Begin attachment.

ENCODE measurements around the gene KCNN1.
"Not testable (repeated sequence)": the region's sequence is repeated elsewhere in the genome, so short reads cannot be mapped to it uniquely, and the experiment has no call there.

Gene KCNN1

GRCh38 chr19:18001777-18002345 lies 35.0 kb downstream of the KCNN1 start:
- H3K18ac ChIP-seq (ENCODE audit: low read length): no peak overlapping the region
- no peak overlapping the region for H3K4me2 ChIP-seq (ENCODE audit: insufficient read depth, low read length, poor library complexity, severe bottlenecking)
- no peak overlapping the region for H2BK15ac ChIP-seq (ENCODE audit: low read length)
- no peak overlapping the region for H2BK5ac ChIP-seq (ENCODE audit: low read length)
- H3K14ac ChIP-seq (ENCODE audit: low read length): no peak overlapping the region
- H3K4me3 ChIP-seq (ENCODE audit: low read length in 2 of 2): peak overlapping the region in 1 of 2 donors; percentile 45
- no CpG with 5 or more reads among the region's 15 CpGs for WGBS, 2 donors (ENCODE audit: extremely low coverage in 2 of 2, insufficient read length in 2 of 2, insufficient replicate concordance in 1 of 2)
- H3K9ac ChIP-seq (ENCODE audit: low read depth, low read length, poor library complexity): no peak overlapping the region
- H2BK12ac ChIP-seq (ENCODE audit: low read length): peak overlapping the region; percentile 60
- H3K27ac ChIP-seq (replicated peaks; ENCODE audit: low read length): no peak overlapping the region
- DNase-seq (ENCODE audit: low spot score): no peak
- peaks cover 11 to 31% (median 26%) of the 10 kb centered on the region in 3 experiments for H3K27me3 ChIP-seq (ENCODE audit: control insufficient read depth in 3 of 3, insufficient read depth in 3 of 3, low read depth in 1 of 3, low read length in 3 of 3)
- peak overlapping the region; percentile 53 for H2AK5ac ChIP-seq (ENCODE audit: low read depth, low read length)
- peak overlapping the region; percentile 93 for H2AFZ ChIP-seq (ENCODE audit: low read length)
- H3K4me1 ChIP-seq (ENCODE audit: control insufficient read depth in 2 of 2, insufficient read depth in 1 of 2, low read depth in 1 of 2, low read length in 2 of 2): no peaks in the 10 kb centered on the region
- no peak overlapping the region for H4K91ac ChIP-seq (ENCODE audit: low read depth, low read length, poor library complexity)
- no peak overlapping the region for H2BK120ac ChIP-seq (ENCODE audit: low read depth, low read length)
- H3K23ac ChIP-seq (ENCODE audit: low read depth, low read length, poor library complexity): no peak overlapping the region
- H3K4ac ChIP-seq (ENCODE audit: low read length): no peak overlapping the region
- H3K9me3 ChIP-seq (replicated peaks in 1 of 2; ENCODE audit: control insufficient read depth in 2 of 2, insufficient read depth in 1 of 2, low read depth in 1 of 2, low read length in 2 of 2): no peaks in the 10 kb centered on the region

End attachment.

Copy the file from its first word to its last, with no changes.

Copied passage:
ENCODE measurements around the gene KCNN1.
"Not testable (repeated sequence)": the region's sequence is repeated elsewhere in the genome, so short reads cannot be mapped to it uniquely, and the experiment has no call there.

Gene KCNN1

GRCh38 chr19:18001777-18002345 lies 35.0 kb downstream of the KCNN1 start:
- H3K18ac ChIP-seq (ENCODE audit: low read length): no peak overlapping the region
- no peak overlapping the region for H3K4me2 ChIP-seq (ENCODE audit: insufficient read depth, low read length, poor library complexity, severe bottlenecking)
- no peak overlapping the region for H2BK15ac ChIP-seq (ENCODE audit: low read length)
- no peak overlapping the region for H2BK5ac ChIP-seq (ENCODE audit: low read length)
- H3K14ac ChIP-seq (ENCODE audit: low read length): no peak overlapping the region
- H3K4me3 ChIP-seq (ENCODE audit: low read length in 2 of 2): peak overlapping the region in 1 of 2 donors; percentile 45
- no CpG with 5 or more reads among the region's 15 CpGs for WGBS, 2 donors (ENCODE audit: extremely low coverage in 2 of 2, insufficient read length in 2 of 2, insufficient replicate concordance in 1 of 2)
- H3K9ac ChIP-seq (ENCODE audit: low read depth, low read length, poor library complexity): no peak overlapping the region
- H2BK12ac ChIP-seq (ENCODE audit: low read length): peak overlapping the region; percentile 60
- H3K27ac ChIP-seq (replicated peaks; ENCODE audit: low read length): no peak overlapping the region
- DNase-seq (ENCODE audit: low spot score): no peak
- peaks cover 11 to 31% (median 26%) of the 10 kb centered on the region in 3 experiments for H3K27me3 ChIP-seq (ENCODE audit: control insufficient read depth in 3 of 3, insufficient read depth in 3 of 3, low read depth in 1 of 3, low read length in 3 of 3)
- peak overlapping the region; percentile 53 for H2AK5ac ChIP-seq (ENCODE audit: low read depth, low read length)
- peak overlapping the region; percentile 93 for H2AFZ ChIP-seq (ENCODE audit: low read length)
- H3K4me1 ChIP-seq (ENCODE audit: control insufficient read depth in 2 of 2, insufficient read depth in 1 of 2, low read depth in 1 of 2, low read length in 2 of 2): no peaks in the 10 kb centered on the region
- no peak overlapping the region for H4K91ac ChIP-seq (ENCODE audit: low read depth, low read length, poor library complexity)
- no peak overlapping the region for H2BK120ac ChIP-seq (ENCODE audit: low read depth, low read length)
- H3K23ac ChIP-seq (ENCODE audit: low read depth, low read length, poor library complexity): no peak overlapping the region
- H3K4ac ChIP-seq (ENCODE audit: low read length): no peak overlapping the region
- H3K9me3 ChIP-seq (replicated peaks in 1 of 2; ENCODE audit: control insufficient read depth in 2 of 2, insufficient read depth in 1 of 2, low read depth in 1 of 2, low read length in 2 of 2): no peaks in the 10 kb centered on the region